It seems guitarists are a bunch of whiners. As soon as they get something down they consider it old hat and start trawling the internet for articles and videos about how to stop doing the very thing they just learned how to do, or how to get out of some box they spent 3 months woodshedding. This happens a lot with Pentatonic Scales—no sooner do we get them down (well maybe the first three patterns) than we tire of them and start trying to learn modes, or some other scary shit like tapping. It’s at this point that you should consider expanding your pentatonic repertoire instead discarding it like some well-traded groupie.
As any self-respecting guitarist knows, pentatonic scales will cover your ass in any number of playing situations, as long as you don’t find yourself in some kind of jazz contingency. Some players’ entire careers are based on pentatonic scales, and rightly so due to their prowess, and getting some very palatable sounds out of just five notes. Pentatonics are less tedious to learn than say, major scales, as you’re able to memorize the pattern quicker and get to the fun part sooner—actually using them to make music—but they soon become stale and it gets difficult to play anything remotely fresh-sounding.
If you’re trying to incorporate something new into your playing, or get some fresh ideas, the best thing to do first is some serious listening. We need to open our minds a little so put the guitar to one side and whip on some Eric Johnson (preferably live) or some Robben Ford. I chose these two players as they both use pentatonic scales in order to get their very distinct sounds. Eric uses them in a very logical way to create fast, melodic walls of sound while Robben is the absolute master of phrasing where pentatonics are concerned. If you’re not a fan of either then thrown on some Joe Bonamassa, everyone likes that guy, plus his sound is pretty much Eric Johnson meets Gary Moore; check out the two of them floppin’ dicks to Crossroads in this vid.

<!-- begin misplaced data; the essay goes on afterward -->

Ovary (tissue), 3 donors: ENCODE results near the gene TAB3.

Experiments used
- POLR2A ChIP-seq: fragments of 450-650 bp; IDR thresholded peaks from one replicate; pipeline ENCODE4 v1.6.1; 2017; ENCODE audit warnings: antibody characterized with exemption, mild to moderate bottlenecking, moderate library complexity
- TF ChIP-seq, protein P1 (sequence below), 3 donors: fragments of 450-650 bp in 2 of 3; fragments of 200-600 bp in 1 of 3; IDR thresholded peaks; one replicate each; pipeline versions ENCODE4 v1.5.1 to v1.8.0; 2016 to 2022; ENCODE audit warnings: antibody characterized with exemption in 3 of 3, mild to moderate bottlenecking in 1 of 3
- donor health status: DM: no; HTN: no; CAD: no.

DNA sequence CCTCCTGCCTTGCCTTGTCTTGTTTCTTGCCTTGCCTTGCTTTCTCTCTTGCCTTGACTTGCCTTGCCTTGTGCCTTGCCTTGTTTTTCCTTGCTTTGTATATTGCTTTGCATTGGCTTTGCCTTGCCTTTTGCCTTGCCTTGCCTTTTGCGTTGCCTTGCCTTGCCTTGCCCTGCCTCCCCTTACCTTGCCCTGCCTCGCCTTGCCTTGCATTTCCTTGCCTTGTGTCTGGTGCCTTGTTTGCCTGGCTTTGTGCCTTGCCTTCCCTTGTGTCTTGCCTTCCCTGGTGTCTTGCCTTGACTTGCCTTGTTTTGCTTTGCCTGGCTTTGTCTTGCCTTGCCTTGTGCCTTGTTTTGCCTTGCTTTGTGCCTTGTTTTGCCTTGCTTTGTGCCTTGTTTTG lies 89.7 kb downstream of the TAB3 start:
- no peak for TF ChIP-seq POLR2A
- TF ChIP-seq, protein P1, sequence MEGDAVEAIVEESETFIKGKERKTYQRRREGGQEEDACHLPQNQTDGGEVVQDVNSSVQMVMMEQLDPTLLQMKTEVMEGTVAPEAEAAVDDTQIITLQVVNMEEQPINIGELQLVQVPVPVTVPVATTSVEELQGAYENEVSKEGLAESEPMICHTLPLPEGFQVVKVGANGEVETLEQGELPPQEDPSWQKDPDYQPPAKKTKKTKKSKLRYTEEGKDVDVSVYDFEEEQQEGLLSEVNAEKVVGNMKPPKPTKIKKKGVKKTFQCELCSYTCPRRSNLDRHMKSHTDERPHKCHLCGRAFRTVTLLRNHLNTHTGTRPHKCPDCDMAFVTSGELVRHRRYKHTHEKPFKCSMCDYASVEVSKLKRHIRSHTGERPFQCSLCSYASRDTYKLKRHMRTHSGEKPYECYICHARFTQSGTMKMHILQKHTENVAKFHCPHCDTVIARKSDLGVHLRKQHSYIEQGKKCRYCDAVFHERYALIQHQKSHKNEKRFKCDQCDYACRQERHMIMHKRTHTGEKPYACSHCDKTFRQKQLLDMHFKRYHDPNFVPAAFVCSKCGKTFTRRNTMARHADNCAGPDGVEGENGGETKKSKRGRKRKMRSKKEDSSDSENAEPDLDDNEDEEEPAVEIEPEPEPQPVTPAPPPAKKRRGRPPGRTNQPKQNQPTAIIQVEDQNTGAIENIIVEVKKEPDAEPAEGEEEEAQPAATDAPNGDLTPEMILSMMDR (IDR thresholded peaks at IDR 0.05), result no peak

Jon Finn goes into this and explains it well in his book Advanced Modern Rock Guitar Improvisation, which you should definitely get yourself a copy of, but I’ll try to outline it here. There are a couple of things that Eric does, I don’t know whether consciously or not, but one of them is to play multiple pentatonic scales from the key of the song. For example, if the song’s in A minor then you can always play A minor pentatonic, but when you run out of licks you can play E minor pentatonic (E, G, A, B, D, E) or even D minor pentatonic (D, F, G, A, C, D) and they’ll still work. Why? They all contain notes from the A natural minor scale (A, B, C, D, E, F, G, A), but because of the pentatonic patterns you’re juggling them around and emphasizing notes and combinations you wouldn’t think to play in A natural minor… beautiful sleight of hand. It’ll sound a little weird at first but once you get hold of it, there’s plenty to be milked. Remember: just the play the minor pentatonic scale starting on the note that’s a fourth or fifth above the one you usually play. You can also do this with major pentatonics, for example, if you’re in C major then you can play either F major or G major pentatonic with the exact same logic.
If you’re more inclined to the blues/jazz end of pentatonics then Robben Ford has a couple of tricks up his sleeve. One of them is to play the diminished scale over 7 chords in a blues, but we won’t go into that here; the other is to use sixes instead of sevens at every opportunity.
Simply take the b7 out of a minor pentatonic and replace it with a natural 6, you can also still throw in the b5 for good effect and play this scale over a 7 chord, a minor chord or use it to blow through a blues in the key of your choice. I like it.
More insight from Robben
Before you give pentatonics the old heave-ho, make sure you’ve got the blending of the major and minor pentatonics down in blues playing, as Robben goes into in the video below. This will instantly make you go from mediocre blues player to halfway decent in a couple of hours. Check it out.